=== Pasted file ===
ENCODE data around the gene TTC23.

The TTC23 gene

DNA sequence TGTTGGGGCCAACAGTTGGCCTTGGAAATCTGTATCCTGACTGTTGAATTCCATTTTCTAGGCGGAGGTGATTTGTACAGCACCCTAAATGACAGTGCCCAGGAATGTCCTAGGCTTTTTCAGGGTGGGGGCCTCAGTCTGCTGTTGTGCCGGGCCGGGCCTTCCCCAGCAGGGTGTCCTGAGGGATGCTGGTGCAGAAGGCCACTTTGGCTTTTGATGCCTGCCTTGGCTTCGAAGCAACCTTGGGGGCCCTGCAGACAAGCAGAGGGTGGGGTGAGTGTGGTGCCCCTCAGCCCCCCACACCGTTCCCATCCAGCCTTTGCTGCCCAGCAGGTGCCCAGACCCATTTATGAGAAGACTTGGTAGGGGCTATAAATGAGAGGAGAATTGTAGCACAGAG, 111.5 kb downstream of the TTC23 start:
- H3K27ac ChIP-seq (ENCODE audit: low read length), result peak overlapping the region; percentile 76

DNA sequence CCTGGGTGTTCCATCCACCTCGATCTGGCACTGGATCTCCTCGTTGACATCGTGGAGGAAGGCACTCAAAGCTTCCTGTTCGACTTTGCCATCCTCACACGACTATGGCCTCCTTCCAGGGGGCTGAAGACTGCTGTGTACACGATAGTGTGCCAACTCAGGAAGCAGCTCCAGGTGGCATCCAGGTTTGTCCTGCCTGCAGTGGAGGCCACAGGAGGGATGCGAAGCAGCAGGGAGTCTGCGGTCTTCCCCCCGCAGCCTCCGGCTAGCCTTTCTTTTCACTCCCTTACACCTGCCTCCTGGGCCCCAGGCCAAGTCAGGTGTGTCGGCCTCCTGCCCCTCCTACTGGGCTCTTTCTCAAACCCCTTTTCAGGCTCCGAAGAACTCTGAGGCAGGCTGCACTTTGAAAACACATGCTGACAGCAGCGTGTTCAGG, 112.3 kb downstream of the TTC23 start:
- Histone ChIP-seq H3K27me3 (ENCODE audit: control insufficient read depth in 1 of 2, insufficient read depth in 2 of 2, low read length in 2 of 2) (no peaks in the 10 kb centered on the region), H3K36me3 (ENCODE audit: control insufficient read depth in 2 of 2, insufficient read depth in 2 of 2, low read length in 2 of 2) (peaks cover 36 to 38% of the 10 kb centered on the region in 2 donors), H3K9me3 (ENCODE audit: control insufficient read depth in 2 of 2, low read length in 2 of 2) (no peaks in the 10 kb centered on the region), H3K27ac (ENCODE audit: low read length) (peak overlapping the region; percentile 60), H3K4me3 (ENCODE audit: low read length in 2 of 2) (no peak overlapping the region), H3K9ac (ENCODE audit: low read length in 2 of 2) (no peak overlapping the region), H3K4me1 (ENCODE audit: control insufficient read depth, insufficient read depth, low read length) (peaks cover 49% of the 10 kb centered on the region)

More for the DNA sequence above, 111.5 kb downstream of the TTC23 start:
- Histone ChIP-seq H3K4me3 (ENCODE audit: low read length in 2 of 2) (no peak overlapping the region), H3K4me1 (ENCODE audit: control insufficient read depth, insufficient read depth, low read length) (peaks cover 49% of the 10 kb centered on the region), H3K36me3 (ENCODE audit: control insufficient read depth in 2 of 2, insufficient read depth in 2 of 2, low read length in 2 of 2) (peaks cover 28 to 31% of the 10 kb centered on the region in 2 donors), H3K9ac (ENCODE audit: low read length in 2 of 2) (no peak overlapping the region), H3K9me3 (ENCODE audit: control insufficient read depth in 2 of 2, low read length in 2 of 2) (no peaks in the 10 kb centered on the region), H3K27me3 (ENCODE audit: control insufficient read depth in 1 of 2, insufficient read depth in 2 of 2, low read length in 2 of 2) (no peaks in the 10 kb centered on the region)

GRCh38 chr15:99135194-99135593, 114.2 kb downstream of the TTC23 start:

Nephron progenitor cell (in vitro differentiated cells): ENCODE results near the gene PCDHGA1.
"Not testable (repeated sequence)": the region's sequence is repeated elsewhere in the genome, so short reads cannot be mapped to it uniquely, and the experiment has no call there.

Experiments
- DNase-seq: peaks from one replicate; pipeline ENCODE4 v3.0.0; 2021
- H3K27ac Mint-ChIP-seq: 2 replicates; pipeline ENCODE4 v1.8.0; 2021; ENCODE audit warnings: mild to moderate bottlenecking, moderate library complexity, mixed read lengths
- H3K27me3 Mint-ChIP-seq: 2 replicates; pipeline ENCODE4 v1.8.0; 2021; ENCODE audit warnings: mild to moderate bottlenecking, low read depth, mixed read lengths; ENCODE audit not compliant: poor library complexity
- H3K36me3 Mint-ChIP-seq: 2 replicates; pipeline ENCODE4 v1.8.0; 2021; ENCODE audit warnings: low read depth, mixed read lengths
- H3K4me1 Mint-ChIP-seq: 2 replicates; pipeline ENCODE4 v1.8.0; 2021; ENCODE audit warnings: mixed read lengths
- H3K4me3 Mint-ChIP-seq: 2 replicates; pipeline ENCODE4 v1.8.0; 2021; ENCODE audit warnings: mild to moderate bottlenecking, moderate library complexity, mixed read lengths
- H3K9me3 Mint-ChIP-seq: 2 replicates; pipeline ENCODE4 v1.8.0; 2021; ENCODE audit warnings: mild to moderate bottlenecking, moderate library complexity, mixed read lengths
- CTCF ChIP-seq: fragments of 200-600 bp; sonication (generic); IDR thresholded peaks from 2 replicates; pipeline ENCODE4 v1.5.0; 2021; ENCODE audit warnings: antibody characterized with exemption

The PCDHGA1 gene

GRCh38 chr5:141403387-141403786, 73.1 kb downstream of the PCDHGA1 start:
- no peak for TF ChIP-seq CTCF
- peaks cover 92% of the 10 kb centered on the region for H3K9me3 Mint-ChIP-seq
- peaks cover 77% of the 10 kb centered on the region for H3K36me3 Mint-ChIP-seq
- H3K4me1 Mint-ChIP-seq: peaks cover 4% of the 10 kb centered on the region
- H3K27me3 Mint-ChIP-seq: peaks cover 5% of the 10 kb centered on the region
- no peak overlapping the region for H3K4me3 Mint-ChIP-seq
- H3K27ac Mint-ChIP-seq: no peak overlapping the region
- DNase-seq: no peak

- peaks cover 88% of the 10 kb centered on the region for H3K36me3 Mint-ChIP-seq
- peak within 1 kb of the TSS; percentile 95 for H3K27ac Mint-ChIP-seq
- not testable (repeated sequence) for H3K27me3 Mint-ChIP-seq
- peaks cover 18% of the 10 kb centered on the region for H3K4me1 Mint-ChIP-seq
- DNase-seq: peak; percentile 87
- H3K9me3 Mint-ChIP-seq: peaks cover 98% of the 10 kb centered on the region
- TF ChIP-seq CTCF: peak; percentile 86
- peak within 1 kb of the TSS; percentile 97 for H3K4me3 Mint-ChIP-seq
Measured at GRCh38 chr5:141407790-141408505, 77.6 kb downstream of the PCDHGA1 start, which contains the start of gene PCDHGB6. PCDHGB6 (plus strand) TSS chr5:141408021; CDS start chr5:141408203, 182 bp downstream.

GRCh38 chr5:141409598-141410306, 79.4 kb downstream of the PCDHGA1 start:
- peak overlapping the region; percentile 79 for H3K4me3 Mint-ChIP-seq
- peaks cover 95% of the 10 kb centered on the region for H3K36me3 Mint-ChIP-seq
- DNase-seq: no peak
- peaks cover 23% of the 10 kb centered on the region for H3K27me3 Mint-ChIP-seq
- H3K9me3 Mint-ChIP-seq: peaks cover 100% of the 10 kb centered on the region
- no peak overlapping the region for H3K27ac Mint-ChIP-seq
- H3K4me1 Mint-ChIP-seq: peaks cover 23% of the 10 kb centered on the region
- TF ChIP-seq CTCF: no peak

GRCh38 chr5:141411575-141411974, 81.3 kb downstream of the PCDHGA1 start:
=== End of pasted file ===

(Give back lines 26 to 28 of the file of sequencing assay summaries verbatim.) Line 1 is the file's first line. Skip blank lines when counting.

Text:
- H3K4me1 Mint-ChIP-seq: peaks cover 4% of the 10 kb centered on the region
- H3K27me3 Mint-ChIP-seq: peaks cover 5% of the 10 kb centered on the region
- no peak overlapping the region for H3K4me3 Mint-ChIP-seq